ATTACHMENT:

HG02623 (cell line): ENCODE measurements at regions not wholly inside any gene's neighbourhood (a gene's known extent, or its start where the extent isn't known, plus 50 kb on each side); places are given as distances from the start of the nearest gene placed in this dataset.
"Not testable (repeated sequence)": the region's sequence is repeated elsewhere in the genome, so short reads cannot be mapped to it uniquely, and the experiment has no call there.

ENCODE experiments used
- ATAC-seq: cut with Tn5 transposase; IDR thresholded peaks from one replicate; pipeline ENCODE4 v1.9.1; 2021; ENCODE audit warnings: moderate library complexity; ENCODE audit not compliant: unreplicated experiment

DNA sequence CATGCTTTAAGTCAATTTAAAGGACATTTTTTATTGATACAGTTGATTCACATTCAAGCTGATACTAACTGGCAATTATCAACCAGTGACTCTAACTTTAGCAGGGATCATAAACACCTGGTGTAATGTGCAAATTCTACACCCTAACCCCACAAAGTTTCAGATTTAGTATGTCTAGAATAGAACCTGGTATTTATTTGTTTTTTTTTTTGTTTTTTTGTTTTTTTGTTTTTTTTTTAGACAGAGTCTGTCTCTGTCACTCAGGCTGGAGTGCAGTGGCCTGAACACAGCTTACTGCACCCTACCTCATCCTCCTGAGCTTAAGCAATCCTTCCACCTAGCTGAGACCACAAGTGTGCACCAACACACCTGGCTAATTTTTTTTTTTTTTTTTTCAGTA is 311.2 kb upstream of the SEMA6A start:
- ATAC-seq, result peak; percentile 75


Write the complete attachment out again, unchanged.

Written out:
HG02623 (cell line): ENCODE measurements at regions not wholly inside any gene's neighbourhood (a gene's known extent, or its start where the extent isn't known, plus 50 kb on each side); places are given as distances from the start of the nearest gene placed in this dataset.
"Not testable (repeated sequence)": the region's sequence is repeated elsewhere in the genome, so short reads cannot be mapped to it uniquely, and the experiment has no call there.

ENCODE experiments used
- ATAC-seq: cut with Tn5 transposase; IDR thresholded peaks from one replicate; pipeline ENCODE4 v1.9.1; 2021; ENCODE audit warnings: moderate library complexity; ENCODE audit not compliant: unreplicated experiment

DNA sequence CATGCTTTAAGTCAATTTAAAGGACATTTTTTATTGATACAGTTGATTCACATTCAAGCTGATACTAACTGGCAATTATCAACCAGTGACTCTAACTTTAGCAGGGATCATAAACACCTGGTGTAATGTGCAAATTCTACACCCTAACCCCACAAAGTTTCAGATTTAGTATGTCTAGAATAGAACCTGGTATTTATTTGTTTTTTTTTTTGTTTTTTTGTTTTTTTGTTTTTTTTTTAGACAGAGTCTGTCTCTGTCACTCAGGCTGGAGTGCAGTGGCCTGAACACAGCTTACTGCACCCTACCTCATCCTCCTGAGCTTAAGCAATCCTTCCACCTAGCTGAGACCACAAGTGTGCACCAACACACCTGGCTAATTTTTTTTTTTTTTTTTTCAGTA is 311.2 kb upstream of the SEMA6A start:
- ATAC-seq, result peak; percentile 75